Owing to an extreme shortage of female shelter beds, homeless female veterans are the most underserved. Many homeless female vets were raped while serving, some multiple times. Those who report their sexual assault to superior officers are frequently kicked out of the military.

That F Word: Growing Up Feminist in Aotearoa

That F Word: Growing Up Feminist in Aotearoa*

By Lizzie Marvelly

Book Review

The goal of That F Word is to dispel common confusion about the meaning of the word “feminist.” To singer journalist Lizzie Marvelly, the word simply refers to someone who advocates for full women’s equality. She illustrates by demonstrating all the ways in which women aren’t fully equal to men in New Zealand (or the rest of the industrial world).

If women were fully equal, they would enjoy equal pay for equal work, decriminalization of abortion* and equal representation in government, the boardroom and the media and entertainment industry. Domestic violence and rape culture would end because sexual abuse, sexual harassment and domestic violence would be prosecuted to the full extent of the law, as would the routine exposure of 14-year-old boys to misogynist Internet pornography; the widespread use of soft porn to sell commercial products; the continual media pressure on women to hate their appearance; and the constant verbal abuse and rape and death threats against women who openly express opinions in the public arena.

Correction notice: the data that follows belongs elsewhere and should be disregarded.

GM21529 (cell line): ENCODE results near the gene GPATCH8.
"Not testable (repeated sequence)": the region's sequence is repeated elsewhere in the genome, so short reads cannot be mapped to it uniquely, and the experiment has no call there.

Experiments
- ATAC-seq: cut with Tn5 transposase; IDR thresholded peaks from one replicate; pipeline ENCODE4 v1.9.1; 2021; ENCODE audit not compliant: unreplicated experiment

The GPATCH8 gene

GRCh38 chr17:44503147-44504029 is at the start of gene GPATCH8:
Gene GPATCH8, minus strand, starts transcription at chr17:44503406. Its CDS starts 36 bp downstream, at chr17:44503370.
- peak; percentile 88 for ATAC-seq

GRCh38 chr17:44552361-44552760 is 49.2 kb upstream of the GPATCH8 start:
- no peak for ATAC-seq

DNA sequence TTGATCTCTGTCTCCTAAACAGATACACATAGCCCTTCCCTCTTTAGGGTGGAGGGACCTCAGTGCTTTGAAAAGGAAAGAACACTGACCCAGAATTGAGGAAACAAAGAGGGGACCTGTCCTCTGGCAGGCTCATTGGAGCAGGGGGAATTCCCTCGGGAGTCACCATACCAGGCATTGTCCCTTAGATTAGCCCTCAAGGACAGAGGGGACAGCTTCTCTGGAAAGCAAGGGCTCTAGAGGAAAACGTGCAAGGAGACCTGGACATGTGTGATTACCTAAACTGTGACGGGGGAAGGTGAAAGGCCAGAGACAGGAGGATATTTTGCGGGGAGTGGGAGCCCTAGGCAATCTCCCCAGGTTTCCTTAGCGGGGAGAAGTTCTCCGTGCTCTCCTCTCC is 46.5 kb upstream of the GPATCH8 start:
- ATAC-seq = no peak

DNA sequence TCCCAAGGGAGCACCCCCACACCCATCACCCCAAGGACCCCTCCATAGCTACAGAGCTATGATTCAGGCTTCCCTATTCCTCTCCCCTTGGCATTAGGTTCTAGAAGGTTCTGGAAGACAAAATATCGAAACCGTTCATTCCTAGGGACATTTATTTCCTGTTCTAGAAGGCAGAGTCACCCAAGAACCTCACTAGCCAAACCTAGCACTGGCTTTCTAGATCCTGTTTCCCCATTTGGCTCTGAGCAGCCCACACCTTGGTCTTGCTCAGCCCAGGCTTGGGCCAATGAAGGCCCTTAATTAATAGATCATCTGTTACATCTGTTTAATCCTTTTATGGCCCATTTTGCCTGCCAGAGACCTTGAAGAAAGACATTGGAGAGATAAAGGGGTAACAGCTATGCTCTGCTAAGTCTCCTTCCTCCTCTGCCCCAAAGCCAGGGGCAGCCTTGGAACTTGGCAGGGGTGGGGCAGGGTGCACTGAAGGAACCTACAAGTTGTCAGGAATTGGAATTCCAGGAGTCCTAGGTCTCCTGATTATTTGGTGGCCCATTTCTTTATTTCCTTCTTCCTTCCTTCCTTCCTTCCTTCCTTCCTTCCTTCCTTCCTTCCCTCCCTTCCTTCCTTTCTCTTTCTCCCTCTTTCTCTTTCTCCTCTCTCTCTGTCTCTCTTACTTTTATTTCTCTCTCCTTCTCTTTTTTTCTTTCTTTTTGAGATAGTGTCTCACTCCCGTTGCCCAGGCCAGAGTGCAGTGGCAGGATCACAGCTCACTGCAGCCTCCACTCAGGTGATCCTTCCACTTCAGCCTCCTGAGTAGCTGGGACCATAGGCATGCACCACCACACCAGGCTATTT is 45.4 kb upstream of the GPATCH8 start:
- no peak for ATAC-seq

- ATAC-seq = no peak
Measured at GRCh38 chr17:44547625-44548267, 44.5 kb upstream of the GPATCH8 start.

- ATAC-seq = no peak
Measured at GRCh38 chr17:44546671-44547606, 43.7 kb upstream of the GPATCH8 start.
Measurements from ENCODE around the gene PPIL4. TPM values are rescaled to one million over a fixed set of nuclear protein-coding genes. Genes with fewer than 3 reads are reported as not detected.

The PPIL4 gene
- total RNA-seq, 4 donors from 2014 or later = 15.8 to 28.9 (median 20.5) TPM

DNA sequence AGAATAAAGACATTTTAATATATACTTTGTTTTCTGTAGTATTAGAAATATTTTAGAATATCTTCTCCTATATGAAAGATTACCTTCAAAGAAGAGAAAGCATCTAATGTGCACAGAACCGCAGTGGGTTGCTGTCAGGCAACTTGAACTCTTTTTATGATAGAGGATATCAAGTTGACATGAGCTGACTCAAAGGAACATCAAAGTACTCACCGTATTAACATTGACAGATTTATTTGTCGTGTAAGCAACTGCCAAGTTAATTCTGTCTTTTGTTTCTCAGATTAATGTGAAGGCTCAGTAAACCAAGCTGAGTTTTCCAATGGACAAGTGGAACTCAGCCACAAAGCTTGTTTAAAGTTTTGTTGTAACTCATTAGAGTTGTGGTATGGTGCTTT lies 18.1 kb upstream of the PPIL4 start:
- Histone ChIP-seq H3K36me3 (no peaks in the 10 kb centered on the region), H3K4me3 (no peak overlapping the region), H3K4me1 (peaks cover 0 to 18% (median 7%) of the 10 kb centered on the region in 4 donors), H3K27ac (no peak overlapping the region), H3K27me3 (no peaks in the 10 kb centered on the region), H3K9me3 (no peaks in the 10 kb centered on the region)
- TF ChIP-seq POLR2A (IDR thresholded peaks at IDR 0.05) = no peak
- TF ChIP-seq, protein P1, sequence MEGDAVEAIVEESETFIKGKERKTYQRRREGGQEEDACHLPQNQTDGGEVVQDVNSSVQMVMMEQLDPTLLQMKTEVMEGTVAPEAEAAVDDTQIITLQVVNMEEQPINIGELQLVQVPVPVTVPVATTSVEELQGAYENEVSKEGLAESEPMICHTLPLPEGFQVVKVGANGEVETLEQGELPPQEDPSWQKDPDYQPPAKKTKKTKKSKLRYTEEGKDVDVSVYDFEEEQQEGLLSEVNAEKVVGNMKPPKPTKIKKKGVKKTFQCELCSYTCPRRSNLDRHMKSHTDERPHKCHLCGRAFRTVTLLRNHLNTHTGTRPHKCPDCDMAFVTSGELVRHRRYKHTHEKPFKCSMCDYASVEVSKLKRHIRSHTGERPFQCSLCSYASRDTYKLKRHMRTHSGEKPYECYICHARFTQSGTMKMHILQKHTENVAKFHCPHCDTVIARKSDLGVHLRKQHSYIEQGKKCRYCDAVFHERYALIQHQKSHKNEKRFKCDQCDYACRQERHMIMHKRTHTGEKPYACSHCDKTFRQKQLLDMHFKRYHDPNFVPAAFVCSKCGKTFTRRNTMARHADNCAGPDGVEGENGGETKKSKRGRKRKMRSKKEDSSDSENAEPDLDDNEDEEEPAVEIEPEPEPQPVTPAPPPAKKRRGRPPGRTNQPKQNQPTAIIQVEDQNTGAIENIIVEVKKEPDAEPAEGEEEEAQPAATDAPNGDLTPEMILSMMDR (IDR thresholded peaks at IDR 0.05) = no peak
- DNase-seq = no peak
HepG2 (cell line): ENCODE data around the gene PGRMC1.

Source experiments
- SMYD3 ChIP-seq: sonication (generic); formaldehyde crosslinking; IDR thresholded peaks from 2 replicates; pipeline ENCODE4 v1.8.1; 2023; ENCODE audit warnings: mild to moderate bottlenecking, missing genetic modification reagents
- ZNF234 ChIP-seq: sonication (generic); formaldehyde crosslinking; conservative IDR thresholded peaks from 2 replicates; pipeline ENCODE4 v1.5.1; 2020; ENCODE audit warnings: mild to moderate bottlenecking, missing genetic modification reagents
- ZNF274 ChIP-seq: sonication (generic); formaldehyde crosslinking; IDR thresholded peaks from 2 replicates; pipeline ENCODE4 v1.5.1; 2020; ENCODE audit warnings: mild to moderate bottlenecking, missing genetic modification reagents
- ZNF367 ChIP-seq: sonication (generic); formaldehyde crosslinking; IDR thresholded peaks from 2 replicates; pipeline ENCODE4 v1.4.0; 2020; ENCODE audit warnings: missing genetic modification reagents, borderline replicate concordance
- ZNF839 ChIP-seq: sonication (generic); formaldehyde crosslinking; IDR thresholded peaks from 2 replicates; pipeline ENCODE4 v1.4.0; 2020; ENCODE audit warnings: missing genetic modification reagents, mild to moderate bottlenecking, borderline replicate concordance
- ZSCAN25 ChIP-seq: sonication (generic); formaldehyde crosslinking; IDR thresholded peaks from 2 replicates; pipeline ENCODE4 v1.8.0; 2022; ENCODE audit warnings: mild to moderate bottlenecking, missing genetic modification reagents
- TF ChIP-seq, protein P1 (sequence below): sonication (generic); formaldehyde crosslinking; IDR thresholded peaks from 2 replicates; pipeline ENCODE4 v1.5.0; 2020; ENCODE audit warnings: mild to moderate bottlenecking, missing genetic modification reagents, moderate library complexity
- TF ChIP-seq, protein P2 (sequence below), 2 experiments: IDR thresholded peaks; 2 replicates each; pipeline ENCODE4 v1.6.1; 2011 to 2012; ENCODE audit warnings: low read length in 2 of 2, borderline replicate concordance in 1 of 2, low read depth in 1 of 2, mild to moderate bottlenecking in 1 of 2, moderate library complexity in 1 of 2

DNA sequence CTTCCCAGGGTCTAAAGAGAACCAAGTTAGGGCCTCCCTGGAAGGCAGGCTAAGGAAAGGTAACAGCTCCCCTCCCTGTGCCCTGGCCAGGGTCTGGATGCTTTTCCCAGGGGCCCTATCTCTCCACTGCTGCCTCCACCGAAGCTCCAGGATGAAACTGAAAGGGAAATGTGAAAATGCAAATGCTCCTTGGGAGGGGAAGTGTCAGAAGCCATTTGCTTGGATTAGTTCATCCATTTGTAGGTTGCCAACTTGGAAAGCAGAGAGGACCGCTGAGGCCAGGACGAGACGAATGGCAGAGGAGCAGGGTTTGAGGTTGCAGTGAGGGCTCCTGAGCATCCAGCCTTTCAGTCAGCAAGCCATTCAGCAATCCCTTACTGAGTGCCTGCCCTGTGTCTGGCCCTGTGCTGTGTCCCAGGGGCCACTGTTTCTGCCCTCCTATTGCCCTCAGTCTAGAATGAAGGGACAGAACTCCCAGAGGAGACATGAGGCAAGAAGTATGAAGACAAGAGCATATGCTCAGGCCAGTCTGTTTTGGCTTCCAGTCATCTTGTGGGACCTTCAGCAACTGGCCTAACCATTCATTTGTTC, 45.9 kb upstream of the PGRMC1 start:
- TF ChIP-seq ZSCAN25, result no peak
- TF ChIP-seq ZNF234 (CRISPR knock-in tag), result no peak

Marvelly views the advent of social media as a two-edged sword for women. Despite the ubiquitous use of social media by insecure men to verbally abuse, degrade and threaten women, it also offers women a unique opportunity to openly share personal experiences of abusive treatment by men. Even more importantly, social media has brought into the open the extreme level of misogyny women experience in contemporary society.